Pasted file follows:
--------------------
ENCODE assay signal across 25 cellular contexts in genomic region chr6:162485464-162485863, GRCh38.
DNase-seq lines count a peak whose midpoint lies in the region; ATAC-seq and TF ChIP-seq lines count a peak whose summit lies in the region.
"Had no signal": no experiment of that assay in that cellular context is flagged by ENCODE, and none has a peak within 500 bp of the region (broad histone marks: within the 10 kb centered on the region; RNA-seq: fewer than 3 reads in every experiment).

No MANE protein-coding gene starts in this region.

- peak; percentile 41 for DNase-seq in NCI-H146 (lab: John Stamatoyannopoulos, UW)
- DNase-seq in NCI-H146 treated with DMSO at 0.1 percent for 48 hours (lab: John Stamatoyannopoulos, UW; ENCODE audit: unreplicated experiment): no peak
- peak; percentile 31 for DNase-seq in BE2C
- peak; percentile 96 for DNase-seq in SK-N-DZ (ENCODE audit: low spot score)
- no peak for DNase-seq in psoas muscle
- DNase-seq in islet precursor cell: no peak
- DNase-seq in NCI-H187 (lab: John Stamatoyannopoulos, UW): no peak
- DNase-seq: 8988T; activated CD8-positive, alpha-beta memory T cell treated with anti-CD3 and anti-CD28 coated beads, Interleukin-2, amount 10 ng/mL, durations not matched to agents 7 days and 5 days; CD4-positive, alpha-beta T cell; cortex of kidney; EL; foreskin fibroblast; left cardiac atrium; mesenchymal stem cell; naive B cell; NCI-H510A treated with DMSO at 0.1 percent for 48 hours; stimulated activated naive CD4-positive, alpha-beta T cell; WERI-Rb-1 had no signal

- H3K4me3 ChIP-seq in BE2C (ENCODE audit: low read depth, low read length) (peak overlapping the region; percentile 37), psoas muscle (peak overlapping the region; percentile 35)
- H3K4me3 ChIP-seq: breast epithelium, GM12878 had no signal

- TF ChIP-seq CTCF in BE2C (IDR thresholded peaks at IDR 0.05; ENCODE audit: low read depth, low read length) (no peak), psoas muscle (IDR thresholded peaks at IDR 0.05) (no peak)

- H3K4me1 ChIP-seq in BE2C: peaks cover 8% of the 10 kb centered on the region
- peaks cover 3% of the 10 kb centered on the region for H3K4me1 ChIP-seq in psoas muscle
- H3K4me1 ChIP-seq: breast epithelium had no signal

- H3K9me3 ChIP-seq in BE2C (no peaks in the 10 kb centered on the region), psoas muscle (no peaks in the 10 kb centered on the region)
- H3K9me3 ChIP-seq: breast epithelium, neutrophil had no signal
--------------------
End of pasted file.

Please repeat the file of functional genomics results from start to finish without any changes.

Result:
ENCODE assay signal across 25 cellular contexts in genomic region chr6:162485464-162485863, GRCh38.
DNase-seq lines count a peak whose midpoint lies in the region; ATAC-seq and TF ChIP-seq lines count a peak whose summit lies in the region.
"Had no signal": no experiment of that assay in that cellular context is flagged by ENCODE, and none has a peak within 500 bp of the region (broad histone marks: within the 10 kb centered on the region; RNA-seq: fewer than 3 reads in every experiment).

No MANE protein-coding gene starts in this region.

- peak; percentile 41 for DNase-seq in NCI-H146 (lab: John Stamatoyannopoulos, UW)
- DNase-seq in NCI-H146 treated with DMSO at 0.1 percent for 48 hours (lab: John Stamatoyannopoulos, UW; ENCODE audit: unreplicated experiment): no peak
- peak; percentile 31 for DNase-seq in BE2C
- peak; percentile 96 for DNase-seq in SK-N-DZ (ENCODE audit: low spot score)
- no peak for DNase-seq in psoas muscle
- DNase-seq in islet precursor cell: no peak
- DNase-seq in NCI-H187 (lab: John Stamatoyannopoulos, UW): no peak
- DNase-seq: 8988T; activated CD8-positive, alpha-beta memory T cell treated with anti-CD3 and anti-CD28 coated beads, Interleukin-2, amount 10 ng/mL, durations not matched to agents 7 days and 5 days; CD4-positive, alpha-beta T cell; cortex of kidney; EL; foreskin fibroblast; left cardiac atrium; mesenchymal stem cell; naive B cell; NCI-H510A treated with DMSO at 0.1 percent for 48 hours; stimulated activated naive CD4-positive, alpha-beta T cell; WERI-Rb-1 had no signal

- H3K4me3 ChIP-seq in BE2C (ENCODE audit: low read depth, low read length) (peak overlapping the region; percentile 37), psoas muscle (peak overlapping the region; percentile 35)
- H3K4me3 ChIP-seq: breast epithelium, GM12878 had no signal

- TF ChIP-seq CTCF in BE2C (IDR thresholded peaks at IDR 0.05; ENCODE audit: low read depth, low read length) (no peak), psoas muscle (IDR thresholded peaks at IDR 0.05) (no peak)

- H3K4me1 ChIP-seq in BE2C: peaks cover 8% of the 10 kb centered on the region
- peaks cover 3% of the 10 kb centered on the region for H3K4me1 ChIP-seq in psoas muscle
- H3K4me1 ChIP-seq: breast epithelium had no signal

- H3K9me3 ChIP-seq in BE2C (no peaks in the 10 kb centered on the region), psoas muscle (no peaks in the 10 kb centered on the region)
- H3K9me3 ChIP-seq: breast epithelium, neutrophil had no signal